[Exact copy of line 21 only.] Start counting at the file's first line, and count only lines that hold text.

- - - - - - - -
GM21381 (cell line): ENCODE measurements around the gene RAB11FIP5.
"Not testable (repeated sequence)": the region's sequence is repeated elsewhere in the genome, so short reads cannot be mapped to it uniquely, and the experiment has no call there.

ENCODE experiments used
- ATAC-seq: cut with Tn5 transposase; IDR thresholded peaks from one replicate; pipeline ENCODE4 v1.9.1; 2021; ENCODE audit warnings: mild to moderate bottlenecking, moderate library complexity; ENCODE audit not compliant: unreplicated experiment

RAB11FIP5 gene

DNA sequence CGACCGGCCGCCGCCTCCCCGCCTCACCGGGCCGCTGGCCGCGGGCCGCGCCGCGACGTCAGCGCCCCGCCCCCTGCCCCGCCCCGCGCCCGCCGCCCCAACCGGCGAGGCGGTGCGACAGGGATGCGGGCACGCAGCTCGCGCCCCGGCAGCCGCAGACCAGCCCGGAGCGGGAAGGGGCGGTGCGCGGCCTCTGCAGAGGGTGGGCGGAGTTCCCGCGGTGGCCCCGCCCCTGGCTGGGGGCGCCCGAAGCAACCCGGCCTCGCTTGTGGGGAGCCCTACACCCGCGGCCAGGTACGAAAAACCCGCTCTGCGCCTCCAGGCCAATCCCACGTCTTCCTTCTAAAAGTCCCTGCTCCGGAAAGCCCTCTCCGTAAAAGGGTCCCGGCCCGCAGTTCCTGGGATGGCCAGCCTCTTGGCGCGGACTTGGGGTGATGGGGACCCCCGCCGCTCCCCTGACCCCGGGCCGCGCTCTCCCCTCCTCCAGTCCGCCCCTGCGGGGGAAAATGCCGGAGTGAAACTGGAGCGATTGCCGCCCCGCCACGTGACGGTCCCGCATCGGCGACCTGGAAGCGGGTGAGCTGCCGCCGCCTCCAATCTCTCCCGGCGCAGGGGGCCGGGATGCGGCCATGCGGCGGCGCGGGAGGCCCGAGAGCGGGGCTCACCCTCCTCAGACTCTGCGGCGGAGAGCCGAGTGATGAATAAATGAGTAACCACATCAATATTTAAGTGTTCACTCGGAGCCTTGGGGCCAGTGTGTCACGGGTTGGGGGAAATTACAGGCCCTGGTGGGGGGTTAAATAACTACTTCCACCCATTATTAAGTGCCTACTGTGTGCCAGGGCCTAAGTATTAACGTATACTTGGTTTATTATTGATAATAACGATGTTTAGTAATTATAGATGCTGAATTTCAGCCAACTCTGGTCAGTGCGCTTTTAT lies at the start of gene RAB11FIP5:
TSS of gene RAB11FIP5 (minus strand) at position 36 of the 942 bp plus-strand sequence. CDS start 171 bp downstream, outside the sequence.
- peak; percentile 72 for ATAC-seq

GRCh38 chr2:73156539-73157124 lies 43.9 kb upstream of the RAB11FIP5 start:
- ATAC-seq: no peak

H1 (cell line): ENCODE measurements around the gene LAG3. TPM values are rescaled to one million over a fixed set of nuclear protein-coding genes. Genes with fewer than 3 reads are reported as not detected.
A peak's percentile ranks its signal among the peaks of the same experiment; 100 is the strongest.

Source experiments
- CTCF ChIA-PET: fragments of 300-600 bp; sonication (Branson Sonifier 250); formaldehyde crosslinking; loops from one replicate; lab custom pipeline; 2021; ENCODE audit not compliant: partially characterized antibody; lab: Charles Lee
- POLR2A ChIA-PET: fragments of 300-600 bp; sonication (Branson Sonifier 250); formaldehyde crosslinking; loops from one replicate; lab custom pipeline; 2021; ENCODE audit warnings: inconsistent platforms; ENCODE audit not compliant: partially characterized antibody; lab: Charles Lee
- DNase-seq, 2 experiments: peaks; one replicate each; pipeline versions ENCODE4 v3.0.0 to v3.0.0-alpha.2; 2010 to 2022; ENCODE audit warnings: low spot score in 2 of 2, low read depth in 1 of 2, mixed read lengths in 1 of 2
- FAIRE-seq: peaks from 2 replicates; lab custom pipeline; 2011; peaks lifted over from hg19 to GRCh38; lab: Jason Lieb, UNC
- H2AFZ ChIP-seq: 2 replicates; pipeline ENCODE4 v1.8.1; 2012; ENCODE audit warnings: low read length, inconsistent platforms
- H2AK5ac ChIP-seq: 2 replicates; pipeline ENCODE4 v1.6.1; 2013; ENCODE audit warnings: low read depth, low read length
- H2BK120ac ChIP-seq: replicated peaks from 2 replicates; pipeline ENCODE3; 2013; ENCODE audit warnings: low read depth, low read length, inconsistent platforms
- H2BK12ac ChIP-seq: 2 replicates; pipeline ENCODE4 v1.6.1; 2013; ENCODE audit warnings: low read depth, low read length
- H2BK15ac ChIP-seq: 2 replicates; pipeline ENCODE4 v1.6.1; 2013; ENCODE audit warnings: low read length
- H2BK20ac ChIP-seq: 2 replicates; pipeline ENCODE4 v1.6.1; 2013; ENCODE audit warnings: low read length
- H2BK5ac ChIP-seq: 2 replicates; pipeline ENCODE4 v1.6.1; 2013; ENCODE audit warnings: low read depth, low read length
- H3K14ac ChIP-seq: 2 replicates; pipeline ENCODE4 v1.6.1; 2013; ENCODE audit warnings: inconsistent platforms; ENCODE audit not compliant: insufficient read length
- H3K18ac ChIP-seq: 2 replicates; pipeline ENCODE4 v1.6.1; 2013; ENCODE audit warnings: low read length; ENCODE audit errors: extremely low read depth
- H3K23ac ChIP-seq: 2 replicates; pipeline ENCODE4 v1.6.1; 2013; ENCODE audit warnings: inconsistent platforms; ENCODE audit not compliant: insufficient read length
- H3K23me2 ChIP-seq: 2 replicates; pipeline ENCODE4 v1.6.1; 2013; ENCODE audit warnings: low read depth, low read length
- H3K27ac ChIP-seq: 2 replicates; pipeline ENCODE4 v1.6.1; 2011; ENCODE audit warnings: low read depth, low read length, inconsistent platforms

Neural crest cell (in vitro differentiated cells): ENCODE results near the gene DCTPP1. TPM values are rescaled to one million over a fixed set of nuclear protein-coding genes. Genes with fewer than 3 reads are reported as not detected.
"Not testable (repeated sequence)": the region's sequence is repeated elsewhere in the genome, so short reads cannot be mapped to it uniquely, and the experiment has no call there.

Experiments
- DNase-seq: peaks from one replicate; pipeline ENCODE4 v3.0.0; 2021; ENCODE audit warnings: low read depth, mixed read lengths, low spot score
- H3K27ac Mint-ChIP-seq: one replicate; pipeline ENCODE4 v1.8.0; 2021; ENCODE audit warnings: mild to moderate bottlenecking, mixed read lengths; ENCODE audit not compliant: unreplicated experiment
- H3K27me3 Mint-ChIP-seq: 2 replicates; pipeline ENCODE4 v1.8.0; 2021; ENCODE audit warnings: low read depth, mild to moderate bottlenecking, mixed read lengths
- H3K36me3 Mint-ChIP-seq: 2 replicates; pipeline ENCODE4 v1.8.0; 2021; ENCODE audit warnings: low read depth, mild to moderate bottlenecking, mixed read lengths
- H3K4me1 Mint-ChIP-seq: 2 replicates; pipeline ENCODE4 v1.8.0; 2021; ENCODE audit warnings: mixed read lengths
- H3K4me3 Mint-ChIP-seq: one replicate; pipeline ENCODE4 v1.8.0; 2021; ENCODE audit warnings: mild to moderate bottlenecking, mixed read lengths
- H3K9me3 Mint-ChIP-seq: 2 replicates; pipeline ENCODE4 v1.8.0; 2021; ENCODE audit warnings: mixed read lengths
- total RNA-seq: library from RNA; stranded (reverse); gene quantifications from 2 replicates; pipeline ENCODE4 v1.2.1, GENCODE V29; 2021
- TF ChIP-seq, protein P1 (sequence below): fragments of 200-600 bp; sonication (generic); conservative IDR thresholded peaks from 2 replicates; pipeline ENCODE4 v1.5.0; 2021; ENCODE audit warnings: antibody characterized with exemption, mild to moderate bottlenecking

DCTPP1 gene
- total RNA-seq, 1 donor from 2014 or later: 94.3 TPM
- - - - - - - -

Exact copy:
- H2BK12ac ChIP-seq: 2 replicates; pipeline ENCODE4 v1.6.1; 2013; ENCODE audit warnings: low read depth, low read length